Moreover the rapid spread of the virus outside China has prompted sharp declines in travel and tourism, and the cancellation of business and leisure events worldwide as ‘social distancing’ takes hold. And some other large advanced countries – most notably Italy and Spain (and more recently in France, though after our forecast numbers were finalized) have engaged in aggressive official lockdown responses similar to those seen in China.

These countries are likely to see very size-able outright declines in GDP in the coming months. The interruptions to economic activity seen in China – and now in Italy – are on a scale and speed rarely seen other than during periods of military conflict, natural disasters or financial crises.

While there is huge uncertainty, quarterly declines in GDP of 3 to 5 percent (not annualized) in a full lockdown scenario look feasible. The risk is that we shortly see these abrupt interruptions happening simultaneously across all major economies as the global pandemic spreads.

“Our baseline global economic forecasts have been aggressively lowered. Even though we expect a recovery in China from 2Q20, Chinese growth is expected to fall just 3.7 percent for the year as a whole, down from 6.1 percent in 2019. We forecast Italian GDP to fall by 2 percent this year and Spanish GDP by almost 1 percent,” said Coulton.

The baseline forecasts do not yet assume that full-scale lockdowns take place in across all the major European countries or the United States (forecasts were finalized on March 16). But even on this basis we now expect Eurozone growth to be minus 0.4 percent this year.

The baseline forecast for US growth is 1 percent in 2020 compared with a pre-virus outlook of 2 percent and GDP is expected to fall by 0.5 percent (or 2 percent annualized) in 2Q. This reflects the likelihood that travel, tourism, and business and leisure events will be disrupted for months, the collapse in the equity market, lower business and consumer confidence, and other disruptions to US economic activity that are emerging as authorities seek to contain the virus.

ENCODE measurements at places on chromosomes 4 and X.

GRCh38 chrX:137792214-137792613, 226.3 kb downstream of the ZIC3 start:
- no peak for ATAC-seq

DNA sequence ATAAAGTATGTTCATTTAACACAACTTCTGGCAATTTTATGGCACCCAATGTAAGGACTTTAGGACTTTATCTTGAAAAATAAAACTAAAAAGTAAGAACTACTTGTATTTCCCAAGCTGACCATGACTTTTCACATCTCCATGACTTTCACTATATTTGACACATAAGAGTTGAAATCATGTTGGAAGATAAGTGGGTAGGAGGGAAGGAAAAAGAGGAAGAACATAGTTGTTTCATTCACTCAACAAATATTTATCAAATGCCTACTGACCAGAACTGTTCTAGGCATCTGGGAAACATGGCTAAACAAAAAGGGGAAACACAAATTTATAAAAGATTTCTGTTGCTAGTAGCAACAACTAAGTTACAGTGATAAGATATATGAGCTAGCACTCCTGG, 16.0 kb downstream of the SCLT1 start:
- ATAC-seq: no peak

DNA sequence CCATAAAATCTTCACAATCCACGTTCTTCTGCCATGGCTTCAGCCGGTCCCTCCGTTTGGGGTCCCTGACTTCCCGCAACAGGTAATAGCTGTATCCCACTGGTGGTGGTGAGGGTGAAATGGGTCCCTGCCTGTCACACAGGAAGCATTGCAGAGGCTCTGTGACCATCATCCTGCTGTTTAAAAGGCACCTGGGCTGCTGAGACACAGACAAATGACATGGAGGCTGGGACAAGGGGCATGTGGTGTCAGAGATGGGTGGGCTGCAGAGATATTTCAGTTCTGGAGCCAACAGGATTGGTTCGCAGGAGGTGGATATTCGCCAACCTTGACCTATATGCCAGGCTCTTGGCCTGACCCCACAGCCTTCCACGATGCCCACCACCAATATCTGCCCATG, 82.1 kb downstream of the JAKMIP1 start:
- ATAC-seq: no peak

“We expect global growth to fall to 1.3 percent in 2020 from 2.7 percent in 2019, which would be weaker than global downturns in the early 1990s and in 2001,” he adds.

The high risk of escalating lockdown responses across the major economies means that the chances of a weaker outcome are very substantial. A downside variant to our baseline forecast shows global GDP falling this year – an extremely rare occurrence in the post-war period – with GDP in Europe down by over 1.5 percent, US GDP down by nearly 1 percent and Chinese growth slipping to just over 2 percent.

Emergency macro policy responses are being announced on a massive scale, following a similar playbook to the global financial crisis. These include aggressive interest rate cuts, huge injections of central bank liquidity, macro-prudential easing and the creation of credit support facilities.

Large-scale fiscal stimulus packages and the unveiling of hundred billion dollar-scale sovereign credit-guarantee schemes are also being used to help the private sector withstand shocks from measures necessary to contain the health crisis.

“Rapid and large-scale macro policy responses are all about damage limitation in the near-term, but policy easing should help GDP normalize and recover quickly in the second half of the year on the assumption that the health crisis subsides,” said Coulton.

“However the uncertainties here are huge and we are really only at the beginning of the process of trying to understand the full impact of the crisis on the world economy,” he concluded.